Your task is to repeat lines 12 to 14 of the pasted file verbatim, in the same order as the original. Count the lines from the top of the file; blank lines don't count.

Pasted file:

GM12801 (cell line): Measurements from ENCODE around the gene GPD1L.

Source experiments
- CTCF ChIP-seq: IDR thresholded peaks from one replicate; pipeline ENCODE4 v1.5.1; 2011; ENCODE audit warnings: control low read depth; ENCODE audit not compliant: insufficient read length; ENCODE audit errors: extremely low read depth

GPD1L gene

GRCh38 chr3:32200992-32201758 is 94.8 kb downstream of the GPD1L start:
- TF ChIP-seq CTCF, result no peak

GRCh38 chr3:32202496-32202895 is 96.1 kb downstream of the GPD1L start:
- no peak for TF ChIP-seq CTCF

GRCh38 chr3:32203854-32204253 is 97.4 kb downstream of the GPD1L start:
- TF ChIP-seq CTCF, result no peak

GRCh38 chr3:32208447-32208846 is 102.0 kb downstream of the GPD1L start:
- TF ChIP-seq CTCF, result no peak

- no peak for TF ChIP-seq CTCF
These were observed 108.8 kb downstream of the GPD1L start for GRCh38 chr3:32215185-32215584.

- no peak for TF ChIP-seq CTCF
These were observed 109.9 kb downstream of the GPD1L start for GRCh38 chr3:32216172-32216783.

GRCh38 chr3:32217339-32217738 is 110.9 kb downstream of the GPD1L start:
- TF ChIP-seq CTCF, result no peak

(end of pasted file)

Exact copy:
- TF ChIP-seq CTCF, result no peak

- no peak for TF ChIP-seq CTCF
These were observed 108.8 kb downstream of the GPD1L start for GRCh38 chr3:32215185-32215584.